stunt programming
n. Controversial, extravagant, or gimmicky television shows designed to boost a network's ratings.
Other Forms
The sweeps system, which originated in radio, has been around for almost fifty years, and it shows. Every February, May, July, and November, Nielsen sends out 2.5 million paper "diaries" to randomly selected people in almost every TV market in the country and asks them to record, for a week, what programs they watch. The networks' local stations — the affiliates — and local advertisers then use the information from those diaries to negotiate ad rates for the months ahead. Each year, sweeps determine how more than twenty billion dollars in ad money gets spent. …

What's wrong with them? To begin with, they force the networks to rely on "stunt" programming — to pack their schedules with outrageous specials, celebrity appearances, and expensive movies. The more juicy stuff the networks pack into sweeps months, the less they can afford to put on during the rest of the year.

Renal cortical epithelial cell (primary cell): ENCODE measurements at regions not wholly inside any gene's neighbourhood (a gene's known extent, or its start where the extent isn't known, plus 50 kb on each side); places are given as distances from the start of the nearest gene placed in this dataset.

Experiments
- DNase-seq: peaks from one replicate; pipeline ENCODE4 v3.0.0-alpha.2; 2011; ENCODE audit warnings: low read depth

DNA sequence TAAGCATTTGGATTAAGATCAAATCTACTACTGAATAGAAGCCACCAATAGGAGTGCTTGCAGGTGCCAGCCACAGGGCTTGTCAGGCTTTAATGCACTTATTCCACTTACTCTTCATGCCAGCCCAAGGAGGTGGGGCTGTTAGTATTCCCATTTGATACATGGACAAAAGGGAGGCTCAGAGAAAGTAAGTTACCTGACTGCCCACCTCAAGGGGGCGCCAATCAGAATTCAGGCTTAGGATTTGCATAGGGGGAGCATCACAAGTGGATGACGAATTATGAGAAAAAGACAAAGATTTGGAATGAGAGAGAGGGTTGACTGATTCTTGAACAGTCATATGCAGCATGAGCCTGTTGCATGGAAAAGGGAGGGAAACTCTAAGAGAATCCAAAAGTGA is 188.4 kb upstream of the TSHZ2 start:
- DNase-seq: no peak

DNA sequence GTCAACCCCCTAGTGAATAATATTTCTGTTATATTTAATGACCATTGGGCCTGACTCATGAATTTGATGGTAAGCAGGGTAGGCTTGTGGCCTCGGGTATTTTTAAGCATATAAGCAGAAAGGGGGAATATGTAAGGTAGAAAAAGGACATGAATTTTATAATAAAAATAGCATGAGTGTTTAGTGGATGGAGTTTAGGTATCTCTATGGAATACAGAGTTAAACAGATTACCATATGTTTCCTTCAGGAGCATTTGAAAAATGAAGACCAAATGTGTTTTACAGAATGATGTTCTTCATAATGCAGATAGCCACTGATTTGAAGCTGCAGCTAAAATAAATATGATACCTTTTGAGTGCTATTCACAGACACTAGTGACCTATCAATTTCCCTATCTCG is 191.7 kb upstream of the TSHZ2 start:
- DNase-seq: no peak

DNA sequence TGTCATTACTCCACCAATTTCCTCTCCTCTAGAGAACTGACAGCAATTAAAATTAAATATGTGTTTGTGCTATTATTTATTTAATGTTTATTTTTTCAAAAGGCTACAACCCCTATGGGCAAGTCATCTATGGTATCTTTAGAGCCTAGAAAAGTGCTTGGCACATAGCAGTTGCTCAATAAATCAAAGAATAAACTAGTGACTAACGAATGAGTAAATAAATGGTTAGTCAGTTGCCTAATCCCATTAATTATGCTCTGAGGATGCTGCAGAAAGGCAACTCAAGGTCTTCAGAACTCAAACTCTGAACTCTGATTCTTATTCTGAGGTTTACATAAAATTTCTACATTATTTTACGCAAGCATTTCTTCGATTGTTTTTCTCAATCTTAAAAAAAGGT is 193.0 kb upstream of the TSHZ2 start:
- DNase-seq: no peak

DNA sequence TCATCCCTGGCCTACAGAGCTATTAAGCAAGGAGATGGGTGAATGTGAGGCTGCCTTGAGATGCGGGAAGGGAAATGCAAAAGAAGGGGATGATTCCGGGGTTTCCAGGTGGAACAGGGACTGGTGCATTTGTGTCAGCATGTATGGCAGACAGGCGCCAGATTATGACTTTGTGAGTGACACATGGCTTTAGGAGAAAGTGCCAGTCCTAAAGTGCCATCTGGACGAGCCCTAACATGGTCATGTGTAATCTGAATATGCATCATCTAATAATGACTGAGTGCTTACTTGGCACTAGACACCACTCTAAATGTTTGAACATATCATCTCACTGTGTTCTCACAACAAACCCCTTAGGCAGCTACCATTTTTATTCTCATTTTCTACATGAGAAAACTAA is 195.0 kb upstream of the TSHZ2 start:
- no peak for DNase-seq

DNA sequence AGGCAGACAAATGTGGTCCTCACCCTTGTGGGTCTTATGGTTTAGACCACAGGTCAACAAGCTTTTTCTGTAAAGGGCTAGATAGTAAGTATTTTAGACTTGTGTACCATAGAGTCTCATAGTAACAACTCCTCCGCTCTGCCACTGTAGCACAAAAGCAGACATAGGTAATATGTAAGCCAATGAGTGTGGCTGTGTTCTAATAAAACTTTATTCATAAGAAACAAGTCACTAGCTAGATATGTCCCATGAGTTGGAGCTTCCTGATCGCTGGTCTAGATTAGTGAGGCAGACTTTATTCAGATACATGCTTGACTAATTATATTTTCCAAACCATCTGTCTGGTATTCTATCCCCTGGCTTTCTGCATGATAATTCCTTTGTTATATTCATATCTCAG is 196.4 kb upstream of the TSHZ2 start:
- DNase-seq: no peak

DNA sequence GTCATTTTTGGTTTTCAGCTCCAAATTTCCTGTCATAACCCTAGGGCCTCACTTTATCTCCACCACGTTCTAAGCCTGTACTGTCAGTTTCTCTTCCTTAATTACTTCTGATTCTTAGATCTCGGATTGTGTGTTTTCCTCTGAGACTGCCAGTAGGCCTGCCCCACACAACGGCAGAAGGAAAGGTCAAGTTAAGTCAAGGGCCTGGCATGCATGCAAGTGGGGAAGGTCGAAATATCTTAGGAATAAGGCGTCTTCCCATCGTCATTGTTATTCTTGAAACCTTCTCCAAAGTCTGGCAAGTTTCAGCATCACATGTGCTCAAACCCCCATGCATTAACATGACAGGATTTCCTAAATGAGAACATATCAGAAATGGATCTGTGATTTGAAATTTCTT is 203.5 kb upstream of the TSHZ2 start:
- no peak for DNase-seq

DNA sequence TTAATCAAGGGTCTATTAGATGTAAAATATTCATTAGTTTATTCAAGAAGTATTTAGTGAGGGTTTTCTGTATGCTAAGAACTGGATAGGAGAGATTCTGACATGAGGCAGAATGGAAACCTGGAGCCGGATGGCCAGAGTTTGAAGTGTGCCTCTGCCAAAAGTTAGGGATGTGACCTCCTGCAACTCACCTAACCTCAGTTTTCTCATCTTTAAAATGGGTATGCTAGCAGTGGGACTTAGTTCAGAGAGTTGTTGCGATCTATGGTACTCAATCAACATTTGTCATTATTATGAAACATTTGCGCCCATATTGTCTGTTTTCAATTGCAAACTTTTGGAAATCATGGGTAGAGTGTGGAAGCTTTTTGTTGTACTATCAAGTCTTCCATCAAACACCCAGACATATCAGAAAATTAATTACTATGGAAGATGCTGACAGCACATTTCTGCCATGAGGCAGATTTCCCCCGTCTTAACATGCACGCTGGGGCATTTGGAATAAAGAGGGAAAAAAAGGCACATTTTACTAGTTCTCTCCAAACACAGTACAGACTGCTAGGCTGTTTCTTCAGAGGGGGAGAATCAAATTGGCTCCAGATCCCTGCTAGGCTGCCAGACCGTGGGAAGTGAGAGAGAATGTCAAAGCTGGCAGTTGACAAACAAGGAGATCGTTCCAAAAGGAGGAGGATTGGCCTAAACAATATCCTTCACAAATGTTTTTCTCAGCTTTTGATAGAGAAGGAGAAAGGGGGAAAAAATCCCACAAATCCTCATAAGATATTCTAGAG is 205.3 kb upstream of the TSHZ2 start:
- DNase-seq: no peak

—James Surowiecki, “The Way We Watch,” The New Yorker, February 17, 2003
Network viewing in cable homes has dropped from 49 percent a year ago. Media experts claim a major reason behind the fall is a decision by the Big Four (ABC, CBS, NBC, and Fox) to use fewer "stunt programs" to lure audiences during the November sweeps.
—Dusty Saunders, “Cable TV making connection,” Rocky Mountain News (Denver, CO), December 23, 2002
1987 (earliest)
Tonight, Fox premieres "Married . . . With Children" at 6 p.m. and "The Tracey Ullman Show" at 6:30. But, borrowing a programming strategy from cable operators, on its premiere night, Fox will show each comedy three times in one night, giving audiences opportunities to find it. More importantly, it makes it harder for the networks to create competitive "stunt" programming ploys to blunt Fox's debut.
—P. J. Bednarski, “Will quick new Fox jump over 3 top dogs?,” Chicago Sun-Times, April 05, 1987
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